When the gun debate started to heat up last year after the shootings in Newtown, Conn., I was confused.
I didn't know the first thing about guns, so when people started talking about things like seven- or 10-bullet magazines, semi-automatic or non semi-automatic guns, even rifles versus shotguns, I had no idea what they were talking about.
It's probably strange that for someone who has spent about 23 of my 30 years in the Adirondacks, I have had very little experience with guns. The way statisticians talk about the area, you'd think we were all born with a gun in each hand.
Jessica Collier takes aim with a 20-gauge, pump-action shotgun during her first session of shooting a gun.
(Photo — Joe Orefice)
Joe Orefice shows Kate Glenn how to load a shotgun.
(Enterprise photo — Jessica Collier)
But the only gun I've ever shot (besides Duck Hunt when I was a kid and that sweet hunting video game at Grizle T's) was a BB gun. My friend Mike and I went through a phase in high school where we would shoot the heads off his mother's flowers from his bedroom window after school. (Sorry, Diane.)
I've always been a little nervous around real guns. When I found out my father had been keeping a gun in a closet or attic when I was maybe 10 or 12, I was anxious about it and had to pretend it wasn't there.
But my curiosity about shooting guns has grown over the years, and I've thought a few times over the last few years about how I'd like to try it out. Plus, I don't like being so totally in the dark about any topic that's regularly making headlines.
So when one of my co-workers said we should run a story that's a first-person account of someone shooting for the first time, I figured it was a good time to give it a try.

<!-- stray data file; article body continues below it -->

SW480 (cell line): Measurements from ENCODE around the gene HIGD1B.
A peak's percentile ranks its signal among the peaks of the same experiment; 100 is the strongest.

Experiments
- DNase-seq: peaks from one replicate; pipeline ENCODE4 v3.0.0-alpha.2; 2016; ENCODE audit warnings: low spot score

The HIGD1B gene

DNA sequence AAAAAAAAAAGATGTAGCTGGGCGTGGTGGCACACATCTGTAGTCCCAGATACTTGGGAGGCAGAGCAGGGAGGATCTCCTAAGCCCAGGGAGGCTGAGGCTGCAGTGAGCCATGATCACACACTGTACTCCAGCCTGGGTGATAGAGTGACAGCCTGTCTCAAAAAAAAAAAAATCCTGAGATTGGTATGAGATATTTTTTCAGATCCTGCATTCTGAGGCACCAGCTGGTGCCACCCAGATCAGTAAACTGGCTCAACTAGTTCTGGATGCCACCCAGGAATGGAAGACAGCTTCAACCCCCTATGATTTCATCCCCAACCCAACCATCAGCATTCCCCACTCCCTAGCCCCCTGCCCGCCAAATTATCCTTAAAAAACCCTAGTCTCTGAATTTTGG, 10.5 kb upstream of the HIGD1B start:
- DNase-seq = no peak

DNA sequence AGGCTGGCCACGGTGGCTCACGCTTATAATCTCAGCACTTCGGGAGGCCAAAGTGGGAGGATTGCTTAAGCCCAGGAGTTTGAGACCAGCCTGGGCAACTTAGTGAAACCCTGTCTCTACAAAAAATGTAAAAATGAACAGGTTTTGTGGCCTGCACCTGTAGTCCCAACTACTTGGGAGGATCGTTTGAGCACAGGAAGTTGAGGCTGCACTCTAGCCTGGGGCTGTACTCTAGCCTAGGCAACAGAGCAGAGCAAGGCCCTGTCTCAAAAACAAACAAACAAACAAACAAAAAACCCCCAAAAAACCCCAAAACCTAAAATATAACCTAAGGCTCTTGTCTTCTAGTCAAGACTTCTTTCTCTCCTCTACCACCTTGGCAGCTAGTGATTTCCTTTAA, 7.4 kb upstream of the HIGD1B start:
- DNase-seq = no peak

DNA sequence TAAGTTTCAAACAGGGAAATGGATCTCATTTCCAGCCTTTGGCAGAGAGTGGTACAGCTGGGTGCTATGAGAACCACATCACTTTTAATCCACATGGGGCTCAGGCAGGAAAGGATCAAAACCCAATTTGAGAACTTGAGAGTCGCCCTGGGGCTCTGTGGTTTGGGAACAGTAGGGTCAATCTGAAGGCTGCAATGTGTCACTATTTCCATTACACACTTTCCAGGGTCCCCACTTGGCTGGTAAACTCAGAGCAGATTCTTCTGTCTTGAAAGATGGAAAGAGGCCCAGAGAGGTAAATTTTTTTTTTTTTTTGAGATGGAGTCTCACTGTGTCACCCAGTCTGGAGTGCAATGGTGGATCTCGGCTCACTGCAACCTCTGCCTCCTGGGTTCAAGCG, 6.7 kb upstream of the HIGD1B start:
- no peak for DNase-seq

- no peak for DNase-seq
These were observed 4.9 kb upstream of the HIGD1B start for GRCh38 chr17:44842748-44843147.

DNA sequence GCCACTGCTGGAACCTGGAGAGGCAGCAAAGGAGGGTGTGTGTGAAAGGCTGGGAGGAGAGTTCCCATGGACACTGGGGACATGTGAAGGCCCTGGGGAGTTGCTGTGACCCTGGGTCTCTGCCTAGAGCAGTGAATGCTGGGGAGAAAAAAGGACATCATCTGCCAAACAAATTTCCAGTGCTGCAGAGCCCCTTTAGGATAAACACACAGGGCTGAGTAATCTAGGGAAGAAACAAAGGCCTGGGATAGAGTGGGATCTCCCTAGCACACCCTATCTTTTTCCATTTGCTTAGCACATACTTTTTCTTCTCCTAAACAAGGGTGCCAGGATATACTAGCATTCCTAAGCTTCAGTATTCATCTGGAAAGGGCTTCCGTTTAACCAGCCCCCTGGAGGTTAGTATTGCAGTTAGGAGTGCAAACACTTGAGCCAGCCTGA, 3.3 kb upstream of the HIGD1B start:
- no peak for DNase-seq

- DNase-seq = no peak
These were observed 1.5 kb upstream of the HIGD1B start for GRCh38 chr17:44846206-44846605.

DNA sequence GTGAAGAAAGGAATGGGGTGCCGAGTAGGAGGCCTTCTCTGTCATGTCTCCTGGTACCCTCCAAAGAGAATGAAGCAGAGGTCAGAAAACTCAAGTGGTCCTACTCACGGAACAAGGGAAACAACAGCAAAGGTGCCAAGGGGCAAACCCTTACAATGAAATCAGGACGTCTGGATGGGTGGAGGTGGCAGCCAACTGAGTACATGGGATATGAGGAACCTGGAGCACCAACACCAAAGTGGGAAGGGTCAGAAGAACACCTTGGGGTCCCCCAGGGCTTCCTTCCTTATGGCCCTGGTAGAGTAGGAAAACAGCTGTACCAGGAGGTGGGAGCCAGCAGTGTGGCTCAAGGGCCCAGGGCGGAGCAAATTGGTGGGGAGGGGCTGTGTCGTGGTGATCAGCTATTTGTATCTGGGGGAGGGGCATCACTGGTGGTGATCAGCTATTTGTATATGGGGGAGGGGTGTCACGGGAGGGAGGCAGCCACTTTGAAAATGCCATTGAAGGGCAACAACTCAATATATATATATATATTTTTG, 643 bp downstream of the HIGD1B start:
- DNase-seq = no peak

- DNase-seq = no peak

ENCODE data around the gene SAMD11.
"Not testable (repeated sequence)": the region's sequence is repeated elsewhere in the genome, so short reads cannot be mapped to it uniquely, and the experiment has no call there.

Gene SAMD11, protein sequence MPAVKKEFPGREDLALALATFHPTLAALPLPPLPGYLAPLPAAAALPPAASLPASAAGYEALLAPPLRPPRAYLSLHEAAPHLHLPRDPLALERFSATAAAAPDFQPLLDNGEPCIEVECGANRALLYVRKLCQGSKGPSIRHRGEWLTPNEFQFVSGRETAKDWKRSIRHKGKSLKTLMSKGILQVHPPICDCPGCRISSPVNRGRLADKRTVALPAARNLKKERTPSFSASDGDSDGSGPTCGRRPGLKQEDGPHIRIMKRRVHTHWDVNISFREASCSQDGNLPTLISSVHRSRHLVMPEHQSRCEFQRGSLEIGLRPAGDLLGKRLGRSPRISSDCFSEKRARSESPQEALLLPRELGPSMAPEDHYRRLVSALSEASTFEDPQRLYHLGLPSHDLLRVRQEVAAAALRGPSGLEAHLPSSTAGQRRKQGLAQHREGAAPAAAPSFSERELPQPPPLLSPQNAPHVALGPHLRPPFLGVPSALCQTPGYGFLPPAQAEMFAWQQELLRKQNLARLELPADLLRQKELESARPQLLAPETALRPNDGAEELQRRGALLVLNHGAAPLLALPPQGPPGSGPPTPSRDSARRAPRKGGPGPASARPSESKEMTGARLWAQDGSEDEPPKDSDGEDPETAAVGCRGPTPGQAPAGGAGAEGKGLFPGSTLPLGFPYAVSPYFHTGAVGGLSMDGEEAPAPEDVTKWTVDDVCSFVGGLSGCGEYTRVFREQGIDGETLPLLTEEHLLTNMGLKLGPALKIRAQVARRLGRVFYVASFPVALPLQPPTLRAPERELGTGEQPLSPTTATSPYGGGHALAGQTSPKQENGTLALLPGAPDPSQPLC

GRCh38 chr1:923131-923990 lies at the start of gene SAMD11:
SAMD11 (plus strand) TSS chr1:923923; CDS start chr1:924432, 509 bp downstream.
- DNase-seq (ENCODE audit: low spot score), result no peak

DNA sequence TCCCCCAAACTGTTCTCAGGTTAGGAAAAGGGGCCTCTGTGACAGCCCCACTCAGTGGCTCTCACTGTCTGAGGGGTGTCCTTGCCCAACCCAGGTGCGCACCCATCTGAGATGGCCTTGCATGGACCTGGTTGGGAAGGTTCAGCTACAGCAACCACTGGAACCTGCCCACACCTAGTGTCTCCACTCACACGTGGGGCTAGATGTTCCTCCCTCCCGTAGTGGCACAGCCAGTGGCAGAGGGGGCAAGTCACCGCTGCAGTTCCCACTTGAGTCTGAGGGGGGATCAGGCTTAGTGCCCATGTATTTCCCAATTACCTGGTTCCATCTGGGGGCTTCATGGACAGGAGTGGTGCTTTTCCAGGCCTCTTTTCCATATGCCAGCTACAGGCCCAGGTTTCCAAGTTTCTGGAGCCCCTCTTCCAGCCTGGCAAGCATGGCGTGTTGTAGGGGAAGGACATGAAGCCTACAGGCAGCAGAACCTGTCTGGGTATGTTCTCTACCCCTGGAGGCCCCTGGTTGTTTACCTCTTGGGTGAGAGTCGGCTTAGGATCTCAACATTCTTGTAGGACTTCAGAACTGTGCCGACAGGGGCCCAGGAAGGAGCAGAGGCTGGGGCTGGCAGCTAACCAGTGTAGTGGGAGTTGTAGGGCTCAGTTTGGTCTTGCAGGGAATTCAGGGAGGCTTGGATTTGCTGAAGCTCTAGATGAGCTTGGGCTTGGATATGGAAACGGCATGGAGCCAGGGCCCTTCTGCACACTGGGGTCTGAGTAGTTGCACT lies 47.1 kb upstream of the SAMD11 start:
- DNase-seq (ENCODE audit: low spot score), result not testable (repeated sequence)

I mentioned the idea to my friend Joe Orefice, and he told me he would take me shooting at his farm. I had been planning on setting something up with the local fish and game club, but this sounded like a better idea, since I know Joe is a great teacher. I've covered him working with students at Paul Smith's College, and he's the advisor to the college's fish and game club. So I agreed and set up a date for it, which happened to be Easter Sunday.
I rounded up another friend who was in the same boat as me. Kate Glenn had never shot a gun before, and she's big on homesteading, so she wanted to learn to shoot because she thinks it will be a good skill to have when owning animals.
Kate and I were both coming from Easter brunch, so we showed up at Joe's that day in dresses, but we at least had boots to change into as we tromped around his farm.
Joe asked us what we wanted to shoot. We looked at each other and shrugged. Neither of us had any idea even what to ask for. So Joe, being the teacher that he is, started explaining things to us.
He brought four guns onto his porch, explaining that two of them were rifles and two were shotguns. The rifles shoot bullets, while the shotguns shoot from a cartridge packed with bunch of little metal pellets.
We figured it would be a good idea to try all of them, to be able to compare and contrast, so we brought them all up to our makeshift shooting range - an empty part of Joe's fields, a little way from his cow pen. Joe set up a can on a stick for us to shoot at maybe 40 feet away (or not, I'm terrible with estimating distances).
Kate and I were apprehensive about just picking up and carrying the guns, so Joe had to show us safe ways to do it: a hand on the butt and the barrel of the gun or resting the butt in our hand and the barrel against our shoulder.
Kate volunteered to go first, but she seemed nervous as she stepped up to try it out.
"There's a lot of, like, anti-gun sentiment I'm working through right now, inherited by my parents - my liberal, hippie parents," Kate said.